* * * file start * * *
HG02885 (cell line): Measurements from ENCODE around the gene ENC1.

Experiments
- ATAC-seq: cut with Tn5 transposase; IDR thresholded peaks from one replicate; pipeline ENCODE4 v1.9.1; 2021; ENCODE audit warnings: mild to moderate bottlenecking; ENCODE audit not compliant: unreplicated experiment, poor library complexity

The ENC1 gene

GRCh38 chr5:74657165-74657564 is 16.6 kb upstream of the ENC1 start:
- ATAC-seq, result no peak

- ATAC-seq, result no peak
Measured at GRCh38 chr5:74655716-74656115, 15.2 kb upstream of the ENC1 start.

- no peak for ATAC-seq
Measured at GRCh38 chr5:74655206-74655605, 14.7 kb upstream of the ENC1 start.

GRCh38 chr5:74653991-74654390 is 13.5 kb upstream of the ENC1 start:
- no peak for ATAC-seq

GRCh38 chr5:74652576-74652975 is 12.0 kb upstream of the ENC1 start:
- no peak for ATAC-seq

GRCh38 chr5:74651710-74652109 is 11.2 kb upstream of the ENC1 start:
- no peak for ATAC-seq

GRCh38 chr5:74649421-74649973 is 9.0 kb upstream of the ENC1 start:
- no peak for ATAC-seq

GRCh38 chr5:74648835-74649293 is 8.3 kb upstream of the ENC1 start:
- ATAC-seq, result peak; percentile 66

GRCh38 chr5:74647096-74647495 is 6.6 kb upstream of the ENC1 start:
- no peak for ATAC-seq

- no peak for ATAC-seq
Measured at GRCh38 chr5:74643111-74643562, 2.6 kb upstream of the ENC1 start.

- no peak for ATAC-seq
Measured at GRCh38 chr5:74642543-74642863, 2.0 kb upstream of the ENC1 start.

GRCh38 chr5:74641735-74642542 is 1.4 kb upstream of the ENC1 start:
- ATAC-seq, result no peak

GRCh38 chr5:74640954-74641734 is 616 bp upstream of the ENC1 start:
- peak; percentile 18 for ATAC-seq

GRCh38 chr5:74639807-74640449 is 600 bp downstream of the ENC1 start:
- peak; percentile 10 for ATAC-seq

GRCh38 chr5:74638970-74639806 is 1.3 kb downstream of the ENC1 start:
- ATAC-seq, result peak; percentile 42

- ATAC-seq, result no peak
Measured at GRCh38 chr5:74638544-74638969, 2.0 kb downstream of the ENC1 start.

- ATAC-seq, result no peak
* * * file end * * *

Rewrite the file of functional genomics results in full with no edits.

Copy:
HG02885 (cell line): Measurements from ENCODE around the gene ENC1.

Experiments
- ATAC-seq: cut with Tn5 transposase; IDR thresholded peaks from one replicate; pipeline ENCODE4 v1.9.1; 2021; ENCODE audit warnings: mild to moderate bottlenecking; ENCODE audit not compliant: unreplicated experiment, poor library complexity

The ENC1 gene

GRCh38 chr5:74657165-74657564 is 16.6 kb upstream of the ENC1 start:
- ATAC-seq, result no peak

- ATAC-seq, result no peak
Measured at GRCh38 chr5:74655716-74656115, 15.2 kb upstream of the ENC1 start.

- no peak for ATAC-seq
Measured at GRCh38 chr5:74655206-74655605, 14.7 kb upstream of the ENC1 start.

GRCh38 chr5:74653991-74654390 is 13.5 kb upstream of the ENC1 start:
- no peak for ATAC-seq

GRCh38 chr5:74652576-74652975 is 12.0 kb upstream of the ENC1 start:
- no peak for ATAC-seq

GRCh38 chr5:74651710-74652109 is 11.2 kb upstream of the ENC1 start:
- no peak for ATAC-seq

GRCh38 chr5:74649421-74649973 is 9.0 kb upstream of the ENC1 start:
- no peak for ATAC-seq

GRCh38 chr5:74648835-74649293 is 8.3 kb upstream of the ENC1 start:
- ATAC-seq, result peak; percentile 66

GRCh38 chr5:74647096-74647495 is 6.6 kb upstream of the ENC1 start:
- no peak for ATAC-seq

- no peak for ATAC-seq
Measured at GRCh38 chr5:74643111-74643562, 2.6 kb upstream of the ENC1 start.

- no peak for ATAC-seq
Measured at GRCh38 chr5:74642543-74642863, 2.0 kb upstream of the ENC1 start.

GRCh38 chr5:74641735-74642542 is 1.4 kb upstream of the ENC1 start:
- ATAC-seq, result no peak

GRCh38 chr5:74640954-74641734 is 616 bp upstream of the ENC1 start:
- peak; percentile 18 for ATAC-seq

GRCh38 chr5:74639807-74640449 is 600 bp downstream of the ENC1 start:
- peak; percentile 10 for ATAC-seq

GRCh38 chr5:74638970-74639806 is 1.3 kb downstream of the ENC1 start:
- ATAC-seq, result peak; percentile 42

- ATAC-seq, result no peak
Measured at GRCh38 chr5:74638544-74638969, 2.0 kb downstream of the ENC1 start.

- ATAC-seq, result no peak